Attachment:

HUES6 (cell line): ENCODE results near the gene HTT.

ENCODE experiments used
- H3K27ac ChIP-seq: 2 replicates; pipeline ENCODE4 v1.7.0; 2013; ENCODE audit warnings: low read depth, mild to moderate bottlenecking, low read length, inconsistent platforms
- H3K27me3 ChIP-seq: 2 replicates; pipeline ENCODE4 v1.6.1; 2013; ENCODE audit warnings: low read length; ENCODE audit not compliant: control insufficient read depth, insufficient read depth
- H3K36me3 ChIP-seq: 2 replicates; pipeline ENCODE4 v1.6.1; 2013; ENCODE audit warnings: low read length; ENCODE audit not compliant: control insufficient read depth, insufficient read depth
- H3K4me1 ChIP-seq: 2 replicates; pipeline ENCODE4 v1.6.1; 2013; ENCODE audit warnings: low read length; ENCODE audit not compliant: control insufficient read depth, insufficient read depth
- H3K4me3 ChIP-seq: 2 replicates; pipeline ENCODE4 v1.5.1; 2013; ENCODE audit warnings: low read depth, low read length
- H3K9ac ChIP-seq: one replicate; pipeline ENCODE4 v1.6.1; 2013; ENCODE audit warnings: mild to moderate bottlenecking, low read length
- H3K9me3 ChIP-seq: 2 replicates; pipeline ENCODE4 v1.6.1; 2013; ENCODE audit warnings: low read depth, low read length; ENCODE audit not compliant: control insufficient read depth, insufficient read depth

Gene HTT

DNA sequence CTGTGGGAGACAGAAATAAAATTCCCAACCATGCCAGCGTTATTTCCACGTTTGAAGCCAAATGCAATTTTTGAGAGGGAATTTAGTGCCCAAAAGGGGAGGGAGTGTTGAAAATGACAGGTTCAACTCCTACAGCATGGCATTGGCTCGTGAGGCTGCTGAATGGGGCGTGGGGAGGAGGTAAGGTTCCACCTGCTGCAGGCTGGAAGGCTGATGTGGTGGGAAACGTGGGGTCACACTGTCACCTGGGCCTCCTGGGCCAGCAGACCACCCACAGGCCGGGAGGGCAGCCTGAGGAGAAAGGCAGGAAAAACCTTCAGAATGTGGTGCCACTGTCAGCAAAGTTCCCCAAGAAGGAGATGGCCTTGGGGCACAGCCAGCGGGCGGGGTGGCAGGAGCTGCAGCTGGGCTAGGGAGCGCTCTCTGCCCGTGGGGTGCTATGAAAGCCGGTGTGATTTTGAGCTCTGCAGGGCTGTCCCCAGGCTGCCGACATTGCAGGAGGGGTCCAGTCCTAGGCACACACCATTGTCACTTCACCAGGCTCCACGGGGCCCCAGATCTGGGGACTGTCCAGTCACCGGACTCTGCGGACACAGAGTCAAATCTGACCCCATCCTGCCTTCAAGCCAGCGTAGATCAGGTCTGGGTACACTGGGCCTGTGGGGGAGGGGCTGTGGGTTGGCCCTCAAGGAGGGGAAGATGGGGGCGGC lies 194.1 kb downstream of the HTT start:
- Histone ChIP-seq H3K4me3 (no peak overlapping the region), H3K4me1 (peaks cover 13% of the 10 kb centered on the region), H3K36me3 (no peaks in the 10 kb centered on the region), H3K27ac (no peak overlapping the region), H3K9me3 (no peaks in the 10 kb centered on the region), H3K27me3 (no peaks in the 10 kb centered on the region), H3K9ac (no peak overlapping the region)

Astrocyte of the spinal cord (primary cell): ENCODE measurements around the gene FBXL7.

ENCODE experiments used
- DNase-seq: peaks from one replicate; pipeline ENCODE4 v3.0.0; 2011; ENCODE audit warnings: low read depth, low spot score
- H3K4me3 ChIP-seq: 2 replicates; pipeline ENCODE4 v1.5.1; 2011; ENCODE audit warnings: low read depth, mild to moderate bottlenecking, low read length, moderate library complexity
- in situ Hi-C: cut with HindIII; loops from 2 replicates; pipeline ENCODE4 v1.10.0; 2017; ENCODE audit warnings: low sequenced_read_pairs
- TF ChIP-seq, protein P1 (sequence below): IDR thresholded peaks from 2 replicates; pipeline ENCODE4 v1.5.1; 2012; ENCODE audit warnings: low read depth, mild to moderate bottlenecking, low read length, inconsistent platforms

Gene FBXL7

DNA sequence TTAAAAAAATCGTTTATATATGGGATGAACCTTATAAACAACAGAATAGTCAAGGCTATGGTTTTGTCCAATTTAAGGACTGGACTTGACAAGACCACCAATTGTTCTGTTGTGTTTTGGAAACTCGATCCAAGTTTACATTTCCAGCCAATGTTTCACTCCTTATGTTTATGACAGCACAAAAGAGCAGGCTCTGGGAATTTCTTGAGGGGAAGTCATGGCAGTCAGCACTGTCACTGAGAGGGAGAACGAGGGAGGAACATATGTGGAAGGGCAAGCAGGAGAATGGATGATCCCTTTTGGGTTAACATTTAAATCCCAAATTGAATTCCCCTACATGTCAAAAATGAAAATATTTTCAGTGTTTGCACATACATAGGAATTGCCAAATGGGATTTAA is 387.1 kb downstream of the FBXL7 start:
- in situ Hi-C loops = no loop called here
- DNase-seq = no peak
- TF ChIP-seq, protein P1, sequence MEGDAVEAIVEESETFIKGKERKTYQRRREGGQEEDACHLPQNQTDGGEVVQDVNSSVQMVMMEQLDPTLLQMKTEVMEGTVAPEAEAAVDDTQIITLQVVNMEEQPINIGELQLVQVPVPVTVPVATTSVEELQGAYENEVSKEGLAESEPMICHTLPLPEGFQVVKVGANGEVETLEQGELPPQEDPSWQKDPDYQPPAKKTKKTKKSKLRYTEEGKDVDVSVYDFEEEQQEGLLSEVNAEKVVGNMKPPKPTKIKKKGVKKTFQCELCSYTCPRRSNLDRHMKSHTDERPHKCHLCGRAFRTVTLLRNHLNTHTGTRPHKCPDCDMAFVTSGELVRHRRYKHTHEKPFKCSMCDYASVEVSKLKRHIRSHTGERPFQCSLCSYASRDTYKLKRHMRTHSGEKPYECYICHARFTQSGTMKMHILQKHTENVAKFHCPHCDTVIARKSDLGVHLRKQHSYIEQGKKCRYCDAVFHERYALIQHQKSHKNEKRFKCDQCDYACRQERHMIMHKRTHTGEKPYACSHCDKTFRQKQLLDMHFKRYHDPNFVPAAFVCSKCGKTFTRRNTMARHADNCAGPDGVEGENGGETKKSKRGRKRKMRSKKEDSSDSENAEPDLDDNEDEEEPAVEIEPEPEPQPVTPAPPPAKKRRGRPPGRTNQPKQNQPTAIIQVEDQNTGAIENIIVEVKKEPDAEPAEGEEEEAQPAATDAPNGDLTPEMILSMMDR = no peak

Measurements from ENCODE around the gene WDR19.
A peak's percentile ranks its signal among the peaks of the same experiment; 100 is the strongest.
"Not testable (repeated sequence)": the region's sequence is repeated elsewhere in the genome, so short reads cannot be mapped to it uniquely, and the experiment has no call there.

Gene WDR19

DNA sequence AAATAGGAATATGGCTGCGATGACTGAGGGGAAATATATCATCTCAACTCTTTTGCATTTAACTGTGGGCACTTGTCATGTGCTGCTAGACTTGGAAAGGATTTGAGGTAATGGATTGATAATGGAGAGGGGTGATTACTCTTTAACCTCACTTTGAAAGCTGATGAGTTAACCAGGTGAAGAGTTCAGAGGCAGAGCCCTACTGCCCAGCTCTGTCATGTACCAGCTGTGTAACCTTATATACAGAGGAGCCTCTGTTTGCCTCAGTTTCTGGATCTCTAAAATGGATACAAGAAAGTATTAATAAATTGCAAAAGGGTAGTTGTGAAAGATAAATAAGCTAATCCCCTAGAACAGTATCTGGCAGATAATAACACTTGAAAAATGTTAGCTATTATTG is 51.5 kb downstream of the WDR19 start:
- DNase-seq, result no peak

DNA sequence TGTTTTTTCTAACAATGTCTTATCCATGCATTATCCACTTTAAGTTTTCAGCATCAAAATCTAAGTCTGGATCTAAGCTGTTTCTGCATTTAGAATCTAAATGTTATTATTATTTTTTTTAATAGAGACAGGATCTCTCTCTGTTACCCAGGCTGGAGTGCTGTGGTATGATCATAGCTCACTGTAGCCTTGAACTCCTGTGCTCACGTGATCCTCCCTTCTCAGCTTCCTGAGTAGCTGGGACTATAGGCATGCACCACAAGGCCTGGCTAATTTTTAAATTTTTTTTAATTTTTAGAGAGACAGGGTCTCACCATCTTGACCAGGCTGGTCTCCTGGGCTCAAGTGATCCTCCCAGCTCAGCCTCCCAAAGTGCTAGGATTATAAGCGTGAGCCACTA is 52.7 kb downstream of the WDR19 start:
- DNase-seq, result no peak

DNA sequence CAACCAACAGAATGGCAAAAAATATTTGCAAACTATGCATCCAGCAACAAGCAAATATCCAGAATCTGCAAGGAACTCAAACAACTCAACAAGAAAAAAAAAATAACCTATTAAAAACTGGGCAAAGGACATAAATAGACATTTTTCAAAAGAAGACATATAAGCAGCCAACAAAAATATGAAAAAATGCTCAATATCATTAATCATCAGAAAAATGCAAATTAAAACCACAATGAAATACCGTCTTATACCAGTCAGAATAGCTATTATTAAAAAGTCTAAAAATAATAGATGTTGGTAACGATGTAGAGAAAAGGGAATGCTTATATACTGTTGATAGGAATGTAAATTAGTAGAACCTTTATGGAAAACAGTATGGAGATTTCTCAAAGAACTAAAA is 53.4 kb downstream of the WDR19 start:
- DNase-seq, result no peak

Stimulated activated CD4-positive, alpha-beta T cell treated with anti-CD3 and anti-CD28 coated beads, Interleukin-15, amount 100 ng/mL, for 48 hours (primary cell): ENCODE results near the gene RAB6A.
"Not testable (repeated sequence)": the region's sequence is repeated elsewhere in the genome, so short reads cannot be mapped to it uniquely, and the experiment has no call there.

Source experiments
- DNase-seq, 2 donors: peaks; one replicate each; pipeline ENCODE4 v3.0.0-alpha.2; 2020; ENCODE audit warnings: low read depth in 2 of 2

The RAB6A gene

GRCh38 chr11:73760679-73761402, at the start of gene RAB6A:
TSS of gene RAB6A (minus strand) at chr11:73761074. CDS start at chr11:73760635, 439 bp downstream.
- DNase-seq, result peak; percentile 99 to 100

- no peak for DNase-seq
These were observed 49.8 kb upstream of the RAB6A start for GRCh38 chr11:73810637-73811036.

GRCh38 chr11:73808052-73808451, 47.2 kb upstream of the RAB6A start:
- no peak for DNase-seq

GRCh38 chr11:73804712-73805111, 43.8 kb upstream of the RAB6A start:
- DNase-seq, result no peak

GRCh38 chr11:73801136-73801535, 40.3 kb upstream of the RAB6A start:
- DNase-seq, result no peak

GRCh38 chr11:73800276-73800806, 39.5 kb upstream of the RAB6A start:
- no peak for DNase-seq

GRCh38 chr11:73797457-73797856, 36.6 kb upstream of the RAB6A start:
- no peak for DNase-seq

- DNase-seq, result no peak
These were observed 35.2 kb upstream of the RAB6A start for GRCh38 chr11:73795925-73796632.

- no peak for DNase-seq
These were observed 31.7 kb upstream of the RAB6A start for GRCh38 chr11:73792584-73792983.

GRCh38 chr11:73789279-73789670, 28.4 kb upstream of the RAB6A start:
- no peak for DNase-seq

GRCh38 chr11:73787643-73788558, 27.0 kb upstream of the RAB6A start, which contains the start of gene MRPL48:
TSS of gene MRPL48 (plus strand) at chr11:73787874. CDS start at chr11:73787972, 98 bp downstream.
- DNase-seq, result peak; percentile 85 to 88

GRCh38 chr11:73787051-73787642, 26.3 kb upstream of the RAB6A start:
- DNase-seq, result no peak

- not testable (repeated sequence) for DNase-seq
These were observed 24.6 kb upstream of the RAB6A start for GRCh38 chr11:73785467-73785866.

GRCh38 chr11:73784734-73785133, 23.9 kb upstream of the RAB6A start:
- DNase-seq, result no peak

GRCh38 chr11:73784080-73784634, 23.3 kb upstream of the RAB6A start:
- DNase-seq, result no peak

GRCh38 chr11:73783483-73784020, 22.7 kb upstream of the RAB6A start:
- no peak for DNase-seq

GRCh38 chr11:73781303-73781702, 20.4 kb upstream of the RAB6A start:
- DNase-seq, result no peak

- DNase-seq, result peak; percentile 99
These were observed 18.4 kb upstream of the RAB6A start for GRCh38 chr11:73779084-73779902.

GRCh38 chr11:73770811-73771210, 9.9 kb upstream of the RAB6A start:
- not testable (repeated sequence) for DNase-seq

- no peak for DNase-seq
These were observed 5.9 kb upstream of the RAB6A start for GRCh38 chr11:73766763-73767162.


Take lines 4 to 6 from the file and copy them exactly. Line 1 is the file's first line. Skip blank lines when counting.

- H3K27me3 ChIP-seq: 2 replicates; pipeline ENCODE4 v1.6.1; 2013; ENCODE audit warnings: low read length; ENCODE audit not compliant: control insufficient read depth, insufficient read depth
- H3K36me3 ChIP-seq: 2 replicates; pipeline ENCODE4 v1.6.1; 2013; ENCODE audit warnings: low read length; ENCODE audit not compliant: control insufficient read depth, insufficient read depth
- H3K4me1 ChIP-seq: 2 replicates; pipeline ENCODE4 v1.6.1; 2013; ENCODE audit warnings: low read length; ENCODE audit not compliant: control insufficient read depth, insufficient read depth